Monday, February 08, 2016

Writing in Plain Language, Part 4: Thoughtful Transitions

Plain language requires transitions to link ideas in guiding readers across the writer's narrative line or logical path. Transitions can be words, phrases, clauses, sentences, or paragraphs. Here are examples of all five, with the transition in italics. 

Word: They submitted the proposal late; however, it is complete, organized, and concise.

Phrase: The information in the proposal is useful. For this reason, we might make an exception to the deadline date.

Clause: Since the proposal addresses our concerns, we accept it with minor modifications.

Sentence: We will pilot the proposal in our Seattle facility. The Seattle management team is uniquely qualified and positioned to plan, launch, monitor, modify, and assess the performance of this initiative. The project launch meeting is scheduled for July 2.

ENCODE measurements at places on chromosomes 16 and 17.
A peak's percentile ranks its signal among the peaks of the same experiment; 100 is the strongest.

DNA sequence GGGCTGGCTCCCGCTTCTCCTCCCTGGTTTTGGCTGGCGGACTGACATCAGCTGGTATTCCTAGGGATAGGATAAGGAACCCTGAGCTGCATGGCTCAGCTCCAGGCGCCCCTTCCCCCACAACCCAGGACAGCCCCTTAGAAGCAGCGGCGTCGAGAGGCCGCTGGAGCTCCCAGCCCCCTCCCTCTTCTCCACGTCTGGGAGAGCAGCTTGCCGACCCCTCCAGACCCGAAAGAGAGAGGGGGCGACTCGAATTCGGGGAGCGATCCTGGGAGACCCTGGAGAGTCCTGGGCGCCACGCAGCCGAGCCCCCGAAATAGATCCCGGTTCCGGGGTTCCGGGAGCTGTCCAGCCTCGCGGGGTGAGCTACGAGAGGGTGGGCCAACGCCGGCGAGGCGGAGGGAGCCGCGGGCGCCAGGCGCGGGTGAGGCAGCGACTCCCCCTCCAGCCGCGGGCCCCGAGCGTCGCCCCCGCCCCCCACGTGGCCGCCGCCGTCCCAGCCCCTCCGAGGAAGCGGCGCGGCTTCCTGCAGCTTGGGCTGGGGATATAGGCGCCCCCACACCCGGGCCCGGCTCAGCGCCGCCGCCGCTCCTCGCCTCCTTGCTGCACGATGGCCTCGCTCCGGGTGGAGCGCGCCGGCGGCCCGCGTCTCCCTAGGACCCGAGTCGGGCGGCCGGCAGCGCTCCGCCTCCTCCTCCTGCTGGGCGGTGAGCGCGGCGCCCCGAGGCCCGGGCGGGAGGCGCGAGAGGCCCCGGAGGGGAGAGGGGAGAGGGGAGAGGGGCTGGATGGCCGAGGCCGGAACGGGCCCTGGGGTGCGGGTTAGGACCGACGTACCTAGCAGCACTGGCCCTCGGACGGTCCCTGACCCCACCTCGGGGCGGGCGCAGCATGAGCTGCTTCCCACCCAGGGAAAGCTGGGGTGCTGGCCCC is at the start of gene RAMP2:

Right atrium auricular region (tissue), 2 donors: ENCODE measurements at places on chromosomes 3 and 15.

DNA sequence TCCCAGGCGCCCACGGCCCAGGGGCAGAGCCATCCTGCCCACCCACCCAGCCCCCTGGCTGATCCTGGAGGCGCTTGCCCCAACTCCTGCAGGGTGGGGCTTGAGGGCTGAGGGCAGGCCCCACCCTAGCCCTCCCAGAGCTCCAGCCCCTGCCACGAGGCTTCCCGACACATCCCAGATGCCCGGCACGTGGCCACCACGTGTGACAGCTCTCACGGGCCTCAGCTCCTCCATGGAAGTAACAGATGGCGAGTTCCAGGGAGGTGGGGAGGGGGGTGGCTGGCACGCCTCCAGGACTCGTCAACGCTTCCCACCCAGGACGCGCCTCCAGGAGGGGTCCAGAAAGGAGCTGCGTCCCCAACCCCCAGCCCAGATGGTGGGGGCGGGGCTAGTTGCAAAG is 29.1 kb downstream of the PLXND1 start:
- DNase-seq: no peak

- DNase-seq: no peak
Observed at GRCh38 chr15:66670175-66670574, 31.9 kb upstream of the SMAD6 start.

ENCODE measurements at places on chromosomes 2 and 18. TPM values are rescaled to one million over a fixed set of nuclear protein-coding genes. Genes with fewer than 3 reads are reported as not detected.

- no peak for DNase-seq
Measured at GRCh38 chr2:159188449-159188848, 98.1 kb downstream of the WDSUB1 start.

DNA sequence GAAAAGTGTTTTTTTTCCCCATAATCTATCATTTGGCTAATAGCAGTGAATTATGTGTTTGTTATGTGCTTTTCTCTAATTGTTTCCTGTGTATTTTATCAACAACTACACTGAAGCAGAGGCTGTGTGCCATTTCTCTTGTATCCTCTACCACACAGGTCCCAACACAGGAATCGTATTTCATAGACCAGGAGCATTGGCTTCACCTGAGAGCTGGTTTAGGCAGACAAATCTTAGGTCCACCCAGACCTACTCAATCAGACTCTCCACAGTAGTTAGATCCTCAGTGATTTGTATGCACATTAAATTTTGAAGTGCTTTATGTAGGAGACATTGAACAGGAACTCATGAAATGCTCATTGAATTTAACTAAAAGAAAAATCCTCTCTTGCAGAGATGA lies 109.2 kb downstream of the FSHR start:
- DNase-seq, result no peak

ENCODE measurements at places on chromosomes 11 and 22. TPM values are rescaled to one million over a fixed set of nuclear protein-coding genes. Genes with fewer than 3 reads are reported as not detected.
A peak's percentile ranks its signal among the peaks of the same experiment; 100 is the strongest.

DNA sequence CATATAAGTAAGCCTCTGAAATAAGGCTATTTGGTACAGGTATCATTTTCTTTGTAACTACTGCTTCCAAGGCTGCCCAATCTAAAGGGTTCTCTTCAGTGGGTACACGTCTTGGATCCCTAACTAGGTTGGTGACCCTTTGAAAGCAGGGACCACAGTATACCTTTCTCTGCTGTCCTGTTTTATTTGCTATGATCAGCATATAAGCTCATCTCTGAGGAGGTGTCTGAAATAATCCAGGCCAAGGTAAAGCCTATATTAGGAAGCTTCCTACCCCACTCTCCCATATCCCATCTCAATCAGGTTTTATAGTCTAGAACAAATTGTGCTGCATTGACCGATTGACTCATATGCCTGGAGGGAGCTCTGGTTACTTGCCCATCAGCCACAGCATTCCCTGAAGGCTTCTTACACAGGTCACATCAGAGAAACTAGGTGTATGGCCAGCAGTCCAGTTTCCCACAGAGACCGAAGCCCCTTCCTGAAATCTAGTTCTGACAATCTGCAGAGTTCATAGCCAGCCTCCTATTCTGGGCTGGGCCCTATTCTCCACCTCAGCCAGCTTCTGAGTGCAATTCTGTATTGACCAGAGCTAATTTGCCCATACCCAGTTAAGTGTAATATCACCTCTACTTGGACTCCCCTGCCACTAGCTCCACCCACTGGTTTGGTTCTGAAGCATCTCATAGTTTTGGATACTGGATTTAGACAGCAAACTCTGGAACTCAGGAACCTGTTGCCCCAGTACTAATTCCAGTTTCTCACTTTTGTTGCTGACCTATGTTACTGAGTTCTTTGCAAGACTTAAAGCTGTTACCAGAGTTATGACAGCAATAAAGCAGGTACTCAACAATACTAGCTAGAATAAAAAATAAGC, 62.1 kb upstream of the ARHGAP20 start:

Paragraph: ... The project launch meeting is scheduled for July 2.

The launch meeting will have two objectives. First, the executive office and Seattle management team will establish the project critical path method, including tasks, disciplines, supervision, timeline, milestones, reporting, and budget. Second, the Firm will determine the necessary staff, vendors, production orders, and organizational processes to complete the project within the budget and by the deadline.    

If the project works well, we will roll it out to our Oakland, Tampa, and New York facilities. ...

Without the italicized transitions, these ideas would fall short of clear communication. Writing in plain language goes far beyond choosing the simpler word and shorter sentence; it demands that we connect one idea to another to provide cogent analyses and focused arguments.